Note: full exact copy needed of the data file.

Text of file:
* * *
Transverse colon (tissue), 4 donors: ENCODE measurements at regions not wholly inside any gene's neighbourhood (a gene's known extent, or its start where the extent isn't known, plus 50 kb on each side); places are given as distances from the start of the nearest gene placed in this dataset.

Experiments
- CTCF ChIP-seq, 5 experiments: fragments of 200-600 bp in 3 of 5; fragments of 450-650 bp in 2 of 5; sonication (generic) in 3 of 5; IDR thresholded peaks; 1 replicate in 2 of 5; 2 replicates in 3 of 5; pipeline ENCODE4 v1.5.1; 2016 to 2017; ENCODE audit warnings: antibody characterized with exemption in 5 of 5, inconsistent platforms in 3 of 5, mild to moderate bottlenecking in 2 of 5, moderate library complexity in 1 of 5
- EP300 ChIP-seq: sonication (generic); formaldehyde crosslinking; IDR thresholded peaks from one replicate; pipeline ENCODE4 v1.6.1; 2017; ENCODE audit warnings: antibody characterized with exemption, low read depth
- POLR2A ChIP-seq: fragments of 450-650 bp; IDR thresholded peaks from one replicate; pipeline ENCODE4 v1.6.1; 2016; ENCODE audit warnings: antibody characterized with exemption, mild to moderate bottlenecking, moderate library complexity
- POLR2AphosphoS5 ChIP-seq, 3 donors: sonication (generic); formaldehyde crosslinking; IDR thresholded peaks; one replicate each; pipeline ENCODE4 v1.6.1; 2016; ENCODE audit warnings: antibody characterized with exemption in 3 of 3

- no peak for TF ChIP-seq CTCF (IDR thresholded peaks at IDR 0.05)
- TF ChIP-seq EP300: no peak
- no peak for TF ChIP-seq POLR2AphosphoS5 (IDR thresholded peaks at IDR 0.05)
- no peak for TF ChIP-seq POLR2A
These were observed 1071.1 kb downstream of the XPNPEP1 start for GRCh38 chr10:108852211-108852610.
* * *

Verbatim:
Transverse colon (tissue), 4 donors: ENCODE measurements at regions not wholly inside any gene's neighbourhood (a gene's known extent, or its start where the extent isn't known, plus 50 kb on each side); places are given as distances from the start of the nearest gene placed in this dataset.

Experiments
- CTCF ChIP-seq, 5 experiments: fragments of 200-600 bp in 3 of 5; fragments of 450-650 bp in 2 of 5; sonication (generic) in 3 of 5; IDR thresholded peaks; 1 replicate in 2 of 5; 2 replicates in 3 of 5; pipeline ENCODE4 v1.5.1; 2016 to 2017; ENCODE audit warnings: antibody characterized with exemption in 5 of 5, inconsistent platforms in 3 of 5, mild to moderate bottlenecking in 2 of 5, moderate library complexity in 1 of 5
- EP300 ChIP-seq: sonication (generic); formaldehyde crosslinking; IDR thresholded peaks from one replicate; pipeline ENCODE4 v1.6.1; 2017; ENCODE audit warnings: antibody characterized with exemption, low read depth
- POLR2A ChIP-seq: fragments of 450-650 bp; IDR thresholded peaks from one replicate; pipeline ENCODE4 v1.6.1; 2016; ENCODE audit warnings: antibody characterized with exemption, mild to moderate bottlenecking, moderate library complexity
- POLR2AphosphoS5 ChIP-seq, 3 donors: sonication (generic); formaldehyde crosslinking; IDR thresholded peaks; one replicate each; pipeline ENCODE4 v1.6.1; 2016; ENCODE audit warnings: antibody characterized with exemption in 3 of 3

- no peak for TF ChIP-seq CTCF (IDR thresholded peaks at IDR 0.05)
- TF ChIP-seq EP300: no peak
- no peak for TF ChIP-seq POLR2AphosphoS5 (IDR thresholded peaks at IDR 0.05)
- no peak for TF ChIP-seq POLR2A
These were observed 1071.1 kb downstream of the XPNPEP1 start for GRCh38 chr10:108852211-108852610.